On the use of Serious Games Technology to Facilitate Large-Scale Training in Cybercrime Response

  • Natalie Coull
  • Iain Donald
  • Ian Ferguson
  • Eamonn Keane
  • Thomas Mitchell
  • Oliver V. Smith
  • Erin Stevenson
  • Paddy Tomkins
Keywords: cybercrime, training, serious games, incident response


As technology becomes pervasive in everyday life, there are very few crimes that don’t have some ‘cyber’ element to them. The vast majority of crime now has some digital footprint; whether it’s from a CCTV camera, mobile phone or IoT device, there exists a vast range of technological devices with the ability to store digital evidence that could be of use during a criminal investigation. There is a clear requirement to ensure that digital forensic investigators have received up-to-date training on appropriate methods for the seizure, acquisition and analysis of digital devices. However, given the increasing number of crimes now involving a range of technological devices it is increasingly important for those police officers who respond to incidents of crime to have received appropriate training.
The aim of our research is to transform the delivery of first responder training in tackling cybercrime.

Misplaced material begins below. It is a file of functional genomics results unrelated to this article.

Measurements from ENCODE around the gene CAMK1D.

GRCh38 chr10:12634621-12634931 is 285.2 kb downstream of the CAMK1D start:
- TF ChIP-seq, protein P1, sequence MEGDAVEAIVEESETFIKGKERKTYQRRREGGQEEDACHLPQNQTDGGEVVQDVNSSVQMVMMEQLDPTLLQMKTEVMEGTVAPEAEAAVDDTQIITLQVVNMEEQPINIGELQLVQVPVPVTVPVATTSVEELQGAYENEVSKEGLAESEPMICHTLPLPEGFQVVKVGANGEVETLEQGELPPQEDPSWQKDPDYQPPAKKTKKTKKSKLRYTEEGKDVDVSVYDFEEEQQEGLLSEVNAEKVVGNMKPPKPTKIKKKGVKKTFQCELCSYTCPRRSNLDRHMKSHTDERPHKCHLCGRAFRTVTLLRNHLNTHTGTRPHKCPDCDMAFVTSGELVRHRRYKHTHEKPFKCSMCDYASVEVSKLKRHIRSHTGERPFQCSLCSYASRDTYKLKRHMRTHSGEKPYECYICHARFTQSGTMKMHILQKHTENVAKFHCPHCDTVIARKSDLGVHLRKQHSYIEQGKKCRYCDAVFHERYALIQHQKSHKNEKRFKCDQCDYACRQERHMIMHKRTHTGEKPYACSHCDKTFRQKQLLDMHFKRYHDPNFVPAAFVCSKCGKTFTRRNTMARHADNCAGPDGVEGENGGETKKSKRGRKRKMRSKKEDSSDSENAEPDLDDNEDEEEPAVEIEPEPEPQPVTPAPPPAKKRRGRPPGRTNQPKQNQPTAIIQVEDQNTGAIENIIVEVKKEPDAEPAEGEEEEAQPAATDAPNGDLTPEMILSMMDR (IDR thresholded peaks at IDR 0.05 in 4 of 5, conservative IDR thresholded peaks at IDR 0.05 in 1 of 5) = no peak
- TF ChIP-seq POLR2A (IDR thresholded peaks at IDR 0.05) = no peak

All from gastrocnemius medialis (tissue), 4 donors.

A project trialling the use of computer games technology to train officers in cybercrime response is described. A game simulating typical cybercrime scenes has been developed and its use in training first responders has been evaluated within Police Scotland. Overall, this approach to the large-scale provision of training (potentially to a whole force) is shown to offer potential.


How to Cite
Coull, N., Donald, I., Ferguson, I., Keane, E., Mitchell, T., Smith, O., Stevenson, E., & Tomkins, P. (2017). On the use of Serious Games Technology to Facilitate Large-Scale Training in Cybercrime Response. European Law Enforcement Research Bulletin, (3), 123-130. Retrieved from https://bulletin.cepol.europa.eu/index.php/bulletin/article/view/274